172 Bronco Buster

Winning Bid Undisclosed
This item SOLD at 2015 Apr 11 @ 13:57UTC-7 : PDT/MST
Category Western Americana
Auction Currency USD
Start Price NA
Estimated at 50,000.00 - 75,000.00 USD
Bronco Buster
Artist: Remington, FredericDate of Birth: 1861-1909
Medium: Bronze, cast number 265
Dimensions: 24 inches high
Signed: Signed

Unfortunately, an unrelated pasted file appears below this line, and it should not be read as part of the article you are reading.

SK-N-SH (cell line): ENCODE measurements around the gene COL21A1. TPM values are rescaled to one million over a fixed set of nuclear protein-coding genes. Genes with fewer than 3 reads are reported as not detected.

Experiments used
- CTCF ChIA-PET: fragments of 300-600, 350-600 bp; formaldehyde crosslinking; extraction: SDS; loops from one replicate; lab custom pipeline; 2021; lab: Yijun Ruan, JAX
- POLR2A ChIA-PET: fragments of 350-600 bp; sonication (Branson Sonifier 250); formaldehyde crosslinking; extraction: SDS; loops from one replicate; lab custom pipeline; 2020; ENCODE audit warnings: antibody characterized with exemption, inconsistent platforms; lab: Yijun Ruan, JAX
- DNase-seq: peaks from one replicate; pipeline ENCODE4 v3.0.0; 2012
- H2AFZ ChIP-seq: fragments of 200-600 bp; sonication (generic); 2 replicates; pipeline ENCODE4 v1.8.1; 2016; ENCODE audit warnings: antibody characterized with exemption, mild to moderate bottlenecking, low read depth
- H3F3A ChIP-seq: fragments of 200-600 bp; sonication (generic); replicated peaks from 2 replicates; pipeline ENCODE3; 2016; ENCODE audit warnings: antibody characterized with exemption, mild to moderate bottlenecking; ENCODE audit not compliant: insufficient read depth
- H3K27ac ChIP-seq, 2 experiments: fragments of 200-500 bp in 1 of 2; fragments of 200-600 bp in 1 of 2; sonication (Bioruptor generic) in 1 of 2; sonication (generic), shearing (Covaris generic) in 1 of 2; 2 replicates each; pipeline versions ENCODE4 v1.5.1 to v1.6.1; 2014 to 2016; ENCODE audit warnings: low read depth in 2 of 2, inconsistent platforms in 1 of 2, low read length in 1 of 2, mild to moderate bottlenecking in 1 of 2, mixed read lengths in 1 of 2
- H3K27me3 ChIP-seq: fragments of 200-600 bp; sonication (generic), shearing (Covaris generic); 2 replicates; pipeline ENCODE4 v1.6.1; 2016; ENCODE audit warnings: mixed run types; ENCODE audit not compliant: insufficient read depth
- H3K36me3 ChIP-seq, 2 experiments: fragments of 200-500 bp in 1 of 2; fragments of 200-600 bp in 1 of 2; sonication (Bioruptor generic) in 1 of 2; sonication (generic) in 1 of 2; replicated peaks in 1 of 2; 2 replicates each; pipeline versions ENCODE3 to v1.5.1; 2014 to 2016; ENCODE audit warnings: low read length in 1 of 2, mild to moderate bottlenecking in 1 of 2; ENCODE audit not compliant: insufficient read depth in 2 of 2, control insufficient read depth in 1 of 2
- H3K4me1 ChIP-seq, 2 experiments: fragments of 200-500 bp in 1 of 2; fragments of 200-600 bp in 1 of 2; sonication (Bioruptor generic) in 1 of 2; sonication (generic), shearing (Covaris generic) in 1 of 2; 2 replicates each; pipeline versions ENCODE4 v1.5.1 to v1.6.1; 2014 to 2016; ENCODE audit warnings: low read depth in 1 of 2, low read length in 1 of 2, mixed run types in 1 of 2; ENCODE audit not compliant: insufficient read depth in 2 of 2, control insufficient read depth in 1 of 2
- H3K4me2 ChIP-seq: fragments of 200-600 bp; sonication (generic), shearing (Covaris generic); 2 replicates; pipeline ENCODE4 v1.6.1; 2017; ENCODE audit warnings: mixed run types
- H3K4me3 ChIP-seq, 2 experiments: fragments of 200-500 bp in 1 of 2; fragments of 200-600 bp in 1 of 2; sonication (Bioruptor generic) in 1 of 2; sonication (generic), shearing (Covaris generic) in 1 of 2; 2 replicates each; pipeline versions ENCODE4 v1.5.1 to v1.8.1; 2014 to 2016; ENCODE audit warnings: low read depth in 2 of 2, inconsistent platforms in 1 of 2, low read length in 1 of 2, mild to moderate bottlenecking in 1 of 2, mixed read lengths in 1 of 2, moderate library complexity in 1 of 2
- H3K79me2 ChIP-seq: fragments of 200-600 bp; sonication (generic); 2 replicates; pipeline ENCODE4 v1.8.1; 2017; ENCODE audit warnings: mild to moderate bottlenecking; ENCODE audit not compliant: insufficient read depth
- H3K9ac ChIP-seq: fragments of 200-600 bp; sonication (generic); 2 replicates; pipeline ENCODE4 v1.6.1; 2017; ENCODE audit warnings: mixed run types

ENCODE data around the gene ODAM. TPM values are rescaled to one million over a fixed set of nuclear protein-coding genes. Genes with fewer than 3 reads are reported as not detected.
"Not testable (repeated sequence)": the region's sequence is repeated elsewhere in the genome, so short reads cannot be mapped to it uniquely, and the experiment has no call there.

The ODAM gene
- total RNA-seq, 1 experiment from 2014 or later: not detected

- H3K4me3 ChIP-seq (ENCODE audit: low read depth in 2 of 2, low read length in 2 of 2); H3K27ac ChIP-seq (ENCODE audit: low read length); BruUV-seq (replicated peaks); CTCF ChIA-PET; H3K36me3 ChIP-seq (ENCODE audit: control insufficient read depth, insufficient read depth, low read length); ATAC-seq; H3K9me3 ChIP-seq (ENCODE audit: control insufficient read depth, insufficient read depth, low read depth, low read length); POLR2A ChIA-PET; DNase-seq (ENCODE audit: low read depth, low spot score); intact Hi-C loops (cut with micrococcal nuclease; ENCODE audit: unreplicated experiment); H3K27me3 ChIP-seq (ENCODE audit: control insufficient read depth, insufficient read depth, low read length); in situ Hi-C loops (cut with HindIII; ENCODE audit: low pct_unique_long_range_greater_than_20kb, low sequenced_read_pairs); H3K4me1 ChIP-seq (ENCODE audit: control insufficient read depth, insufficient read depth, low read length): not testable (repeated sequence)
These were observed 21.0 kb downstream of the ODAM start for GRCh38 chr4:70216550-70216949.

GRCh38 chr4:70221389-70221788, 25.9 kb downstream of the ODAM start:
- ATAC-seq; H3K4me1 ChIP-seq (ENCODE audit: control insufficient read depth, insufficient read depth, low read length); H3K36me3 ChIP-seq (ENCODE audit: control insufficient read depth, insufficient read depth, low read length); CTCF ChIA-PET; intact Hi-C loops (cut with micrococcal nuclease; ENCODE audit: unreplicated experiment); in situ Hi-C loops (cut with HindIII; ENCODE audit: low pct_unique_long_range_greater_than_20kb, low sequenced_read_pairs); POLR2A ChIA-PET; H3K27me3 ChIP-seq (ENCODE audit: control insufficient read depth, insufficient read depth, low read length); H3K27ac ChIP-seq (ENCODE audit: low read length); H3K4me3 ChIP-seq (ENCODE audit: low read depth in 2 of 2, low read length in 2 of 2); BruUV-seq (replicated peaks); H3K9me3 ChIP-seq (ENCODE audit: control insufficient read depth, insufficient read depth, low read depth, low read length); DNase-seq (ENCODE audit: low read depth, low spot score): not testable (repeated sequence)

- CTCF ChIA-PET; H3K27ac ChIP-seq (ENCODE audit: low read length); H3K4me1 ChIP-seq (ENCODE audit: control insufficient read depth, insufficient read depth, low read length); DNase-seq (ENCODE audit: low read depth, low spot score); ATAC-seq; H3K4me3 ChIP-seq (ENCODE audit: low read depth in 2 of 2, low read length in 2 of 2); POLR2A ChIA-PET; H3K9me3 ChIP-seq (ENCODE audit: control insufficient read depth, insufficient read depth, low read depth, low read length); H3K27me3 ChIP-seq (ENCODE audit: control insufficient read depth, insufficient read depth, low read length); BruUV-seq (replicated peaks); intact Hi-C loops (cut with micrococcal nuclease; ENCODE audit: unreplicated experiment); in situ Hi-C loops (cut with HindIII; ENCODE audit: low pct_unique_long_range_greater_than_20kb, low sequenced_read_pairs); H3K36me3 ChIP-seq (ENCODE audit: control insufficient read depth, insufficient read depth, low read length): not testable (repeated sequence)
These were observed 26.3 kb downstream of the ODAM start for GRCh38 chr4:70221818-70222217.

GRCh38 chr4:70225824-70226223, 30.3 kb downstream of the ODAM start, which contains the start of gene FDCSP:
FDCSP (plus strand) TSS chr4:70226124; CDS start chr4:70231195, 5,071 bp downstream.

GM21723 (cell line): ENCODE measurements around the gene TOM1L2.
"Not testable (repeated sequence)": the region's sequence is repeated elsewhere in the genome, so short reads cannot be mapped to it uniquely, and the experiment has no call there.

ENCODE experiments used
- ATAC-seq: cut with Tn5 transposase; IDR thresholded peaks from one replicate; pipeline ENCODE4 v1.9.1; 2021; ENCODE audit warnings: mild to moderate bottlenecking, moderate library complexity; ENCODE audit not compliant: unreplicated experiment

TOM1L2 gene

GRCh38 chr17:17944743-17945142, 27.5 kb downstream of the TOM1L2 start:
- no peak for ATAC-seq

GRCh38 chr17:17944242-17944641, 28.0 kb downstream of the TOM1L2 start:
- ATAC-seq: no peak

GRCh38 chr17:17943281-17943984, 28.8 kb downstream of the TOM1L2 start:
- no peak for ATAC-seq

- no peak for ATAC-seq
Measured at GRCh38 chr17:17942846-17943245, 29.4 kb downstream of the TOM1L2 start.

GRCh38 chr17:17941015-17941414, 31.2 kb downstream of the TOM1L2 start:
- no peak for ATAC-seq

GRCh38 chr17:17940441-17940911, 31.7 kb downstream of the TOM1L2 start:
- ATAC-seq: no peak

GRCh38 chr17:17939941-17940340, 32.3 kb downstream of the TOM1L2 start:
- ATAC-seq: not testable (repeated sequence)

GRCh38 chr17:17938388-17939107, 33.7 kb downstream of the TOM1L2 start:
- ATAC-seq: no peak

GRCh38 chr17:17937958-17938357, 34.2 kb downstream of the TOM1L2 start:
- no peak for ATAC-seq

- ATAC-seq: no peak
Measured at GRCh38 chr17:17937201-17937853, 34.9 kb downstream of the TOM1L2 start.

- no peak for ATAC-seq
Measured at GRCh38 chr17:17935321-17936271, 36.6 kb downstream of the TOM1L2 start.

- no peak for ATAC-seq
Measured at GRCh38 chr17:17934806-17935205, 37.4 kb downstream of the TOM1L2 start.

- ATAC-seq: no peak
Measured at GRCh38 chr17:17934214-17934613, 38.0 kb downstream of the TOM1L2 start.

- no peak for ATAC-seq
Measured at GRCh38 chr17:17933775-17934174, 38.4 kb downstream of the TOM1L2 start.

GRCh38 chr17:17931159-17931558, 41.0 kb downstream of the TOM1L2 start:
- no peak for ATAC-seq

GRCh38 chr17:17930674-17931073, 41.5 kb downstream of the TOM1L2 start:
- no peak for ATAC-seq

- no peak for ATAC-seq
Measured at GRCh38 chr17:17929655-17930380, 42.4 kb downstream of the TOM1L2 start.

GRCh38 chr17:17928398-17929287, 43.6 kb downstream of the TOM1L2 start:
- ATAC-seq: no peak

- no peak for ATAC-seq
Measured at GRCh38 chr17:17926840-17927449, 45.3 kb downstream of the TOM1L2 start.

By 1893, Frederic Remington was beginning to worry that the era of the cowboy and the free range was vanishing fast. Seeking what was left of the cowboy way of life, he traveled to the Southwest and crossed over into Mexico, where he lighted on ÒPatron JackÕsÓ enormous San Jose de Bavicora ranch, situated in rugged Apache country some 200 miles northwest of Chihuahua. Already AmericaÕs foremost illustrator of life in the West, Remington was searching for something that was slipping away, something he found south of the border, something that would take him back in time. Bavicora would point out the road from pen and ink, watercolor, and oil paint, to wax and bronze. Bavicora would lead to the creation of his best known, and perhaps his greatest workÑBronco Buster. Earlier, Remington had written in his notes: Ò[The cowboy] was a combination of the Kentucky or Tennessee man with the Spanish.Ó Remington would find this combination in ÒPatron JackÓ Follamsbee (Jack Gilbert). Jack had been born into a Kentucky racehorse family, but, in a spirit of adventure characteristic of the time, he wrested Bavicora from the Mexican wilderness, earning the loyalty of his vaqueros and foreman through sheer audacity. On his return to New Rochelle, NY, a friend of RemingtonÕs, a playwright, came to visit him in his studio. Observing the ease with which Remington moved figures around in the picture plane, the playwright advised him that since he worked in three dimensions in his paintings, he should try his hand at sculpting. His imagination fired, Remington went to work, creating Bronco Buster in sculptorÕs wax. What remained was to find a foundry to cast the piece. The problem, according to RemingtonÕs sculptor friends, was that the piece was so top heavy it would not stand. Remington rejected this criticism. When he sought out and found the Henry Bonnard Works, run by French immigrants, and then, later, the Roman Bronze Works run by the dashing Riccardo Bertelli, the solution presented itself. These European artisans had brought techniques dating back to the Greeks to New York, techniques lost to Rome and rediscovered in Renaissance Italy, techniques that would allow a work like Bronco Buster to be cast in bronze and stand freely. Every image, every piece of footage of the Oval Office in the White House features Theodore RooseveltÕs Bronco Buster. RemingtonÕs image of the rider trying to master the bucking bronc is undoubtedly the single most recognizable artistic conception of the American West.